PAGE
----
Three Orange County legislators clashed bitterly with regional smog regulators at an informal hearing Friday and were accused of staging the confrontation to generate "sound bites."
"I don't know why we're even here," said Claremont Mayor Diann Ring, a member of the Southern California Assn. of Government's executive board. "I guess it's for bashing regional organizations. . . . I'm so angry that I don't even know where to begin."
Assemblyman Gil Ferguson (R-Newport Beach), an ardent foe of environmental regulations, called the ad-hoc hearing to challenge the right of SCAG and the South Coast Air Quality Management District to impose transportation control measures against the will of cities and businesses within Southern California.
Such measures are being contemplated because the South Coast air basin has a 2010 deadline for meeting state and federal clean-air standards.
Ferguson was joined at the meeting, held in the County Hall of Administration in Santa Ana, by fellow Assemblymen Nolan Frizzelle (R-Fountain Valley) and Mickey Conroy (R-Santa Ana).
Ferguson accused the two regional agencies of being "totally out of control" and in particular attacked a proposal to ban free parking. He said the agencies lacked authority to create parking fees, which he said would be an illegal tax if not approved by voters.
While Frizzelle called the agencies' decisions "arbitrary," Conroy accused environmentalists of controlling the decision-making process through the contributions to lawmakers that come from so-called green-oriented PACs.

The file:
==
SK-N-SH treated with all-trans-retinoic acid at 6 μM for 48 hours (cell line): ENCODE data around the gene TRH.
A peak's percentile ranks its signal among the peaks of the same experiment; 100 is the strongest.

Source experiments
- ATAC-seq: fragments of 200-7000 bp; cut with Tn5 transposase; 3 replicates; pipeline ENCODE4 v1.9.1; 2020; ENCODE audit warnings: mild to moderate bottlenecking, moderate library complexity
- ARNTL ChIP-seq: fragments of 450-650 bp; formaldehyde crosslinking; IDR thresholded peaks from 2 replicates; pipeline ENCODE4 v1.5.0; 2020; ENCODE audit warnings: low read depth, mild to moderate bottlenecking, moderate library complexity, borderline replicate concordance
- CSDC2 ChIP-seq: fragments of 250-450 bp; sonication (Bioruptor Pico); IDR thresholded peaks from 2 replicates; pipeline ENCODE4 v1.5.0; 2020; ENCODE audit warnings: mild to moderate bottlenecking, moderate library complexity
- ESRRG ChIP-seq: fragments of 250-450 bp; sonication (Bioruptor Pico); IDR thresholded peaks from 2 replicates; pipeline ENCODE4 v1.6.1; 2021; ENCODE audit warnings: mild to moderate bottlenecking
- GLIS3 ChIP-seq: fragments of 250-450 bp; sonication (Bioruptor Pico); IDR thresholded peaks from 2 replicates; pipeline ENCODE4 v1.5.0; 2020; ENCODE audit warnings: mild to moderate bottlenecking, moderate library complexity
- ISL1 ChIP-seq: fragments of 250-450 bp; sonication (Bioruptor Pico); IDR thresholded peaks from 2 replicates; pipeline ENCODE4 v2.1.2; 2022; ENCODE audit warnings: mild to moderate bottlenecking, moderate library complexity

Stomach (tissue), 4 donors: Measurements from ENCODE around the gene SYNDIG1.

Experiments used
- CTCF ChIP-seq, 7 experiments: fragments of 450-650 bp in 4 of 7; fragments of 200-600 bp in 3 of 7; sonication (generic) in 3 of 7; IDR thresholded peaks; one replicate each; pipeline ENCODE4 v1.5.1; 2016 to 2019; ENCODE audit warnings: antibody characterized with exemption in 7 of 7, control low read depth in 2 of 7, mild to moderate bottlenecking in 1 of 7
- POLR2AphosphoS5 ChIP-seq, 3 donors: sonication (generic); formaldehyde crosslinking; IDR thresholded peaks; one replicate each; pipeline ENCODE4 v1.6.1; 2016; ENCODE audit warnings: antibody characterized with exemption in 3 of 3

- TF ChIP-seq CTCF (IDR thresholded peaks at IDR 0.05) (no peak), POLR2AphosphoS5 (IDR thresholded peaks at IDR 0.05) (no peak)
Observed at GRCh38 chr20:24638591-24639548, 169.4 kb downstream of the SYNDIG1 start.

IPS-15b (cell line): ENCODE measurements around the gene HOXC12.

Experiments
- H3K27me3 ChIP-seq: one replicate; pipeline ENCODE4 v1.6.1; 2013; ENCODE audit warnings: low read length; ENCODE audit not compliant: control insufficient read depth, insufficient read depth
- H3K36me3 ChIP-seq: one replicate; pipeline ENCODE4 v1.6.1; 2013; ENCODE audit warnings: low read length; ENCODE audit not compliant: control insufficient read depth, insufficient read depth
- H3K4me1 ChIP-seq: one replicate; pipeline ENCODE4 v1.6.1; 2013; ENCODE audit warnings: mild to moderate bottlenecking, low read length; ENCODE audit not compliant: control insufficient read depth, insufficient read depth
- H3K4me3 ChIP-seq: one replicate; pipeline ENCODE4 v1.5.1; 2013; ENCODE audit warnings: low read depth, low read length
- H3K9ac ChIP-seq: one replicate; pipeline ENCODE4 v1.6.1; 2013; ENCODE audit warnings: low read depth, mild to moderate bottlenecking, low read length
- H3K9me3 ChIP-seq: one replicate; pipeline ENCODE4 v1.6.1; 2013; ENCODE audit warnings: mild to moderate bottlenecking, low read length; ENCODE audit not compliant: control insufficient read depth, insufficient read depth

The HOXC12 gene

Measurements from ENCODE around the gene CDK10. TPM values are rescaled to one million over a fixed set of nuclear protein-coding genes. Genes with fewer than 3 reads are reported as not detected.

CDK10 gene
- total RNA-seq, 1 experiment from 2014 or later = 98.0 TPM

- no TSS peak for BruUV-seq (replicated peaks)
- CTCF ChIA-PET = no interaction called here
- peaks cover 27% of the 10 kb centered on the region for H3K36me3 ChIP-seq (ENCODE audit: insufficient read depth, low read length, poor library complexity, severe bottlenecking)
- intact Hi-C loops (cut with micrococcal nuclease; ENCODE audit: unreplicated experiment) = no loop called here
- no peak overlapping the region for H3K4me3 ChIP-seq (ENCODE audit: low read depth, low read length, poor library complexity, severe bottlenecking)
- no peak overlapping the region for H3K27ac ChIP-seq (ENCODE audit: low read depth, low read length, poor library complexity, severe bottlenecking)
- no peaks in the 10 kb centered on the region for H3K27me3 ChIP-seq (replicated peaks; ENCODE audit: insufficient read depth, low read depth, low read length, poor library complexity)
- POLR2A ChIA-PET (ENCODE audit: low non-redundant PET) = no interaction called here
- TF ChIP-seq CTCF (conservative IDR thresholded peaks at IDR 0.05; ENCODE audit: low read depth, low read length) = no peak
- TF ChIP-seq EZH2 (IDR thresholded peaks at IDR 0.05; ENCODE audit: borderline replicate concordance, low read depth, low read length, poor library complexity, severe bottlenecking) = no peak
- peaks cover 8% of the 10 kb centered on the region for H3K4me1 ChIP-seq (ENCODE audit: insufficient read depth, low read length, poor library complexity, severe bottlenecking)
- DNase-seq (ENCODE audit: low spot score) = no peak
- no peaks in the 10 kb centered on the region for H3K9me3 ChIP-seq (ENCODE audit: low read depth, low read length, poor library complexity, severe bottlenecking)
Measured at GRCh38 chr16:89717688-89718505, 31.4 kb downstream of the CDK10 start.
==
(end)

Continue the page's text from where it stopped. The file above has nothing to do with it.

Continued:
SCAG and AQMD officials said the proposed ban on free parking is only one of many measures cities will be able to use to reduce harmful auto emissions, which contribute more than 60% of the region's smog. If a city can find a way to achieve the same emissions reductions another way, then charging fees for parking won't be necessary, officials said.
In one of the hearings' harshest exchanges, Brian Mudd, director of the Air Pollution Research Center, testified that people with health problems such as asthma and emphysema show up at area hospitals more often during periods of increased air pollution.
"They probably ought to move," Frizzelle replied.
A series of speakers rose to represent the business community, including Malcolm Ross of the South Coast Metro Alliance, a group that includes South Coast Plaza. Ross said it would take more than $900,000 to install parking fee collection systems at the massive shopping complex, and more than $600,000 a year to operate them.
Banks would be unlikely to loan the money, Ross said, because there would not be any corresponding increase in business at the shopping center to justify the cost.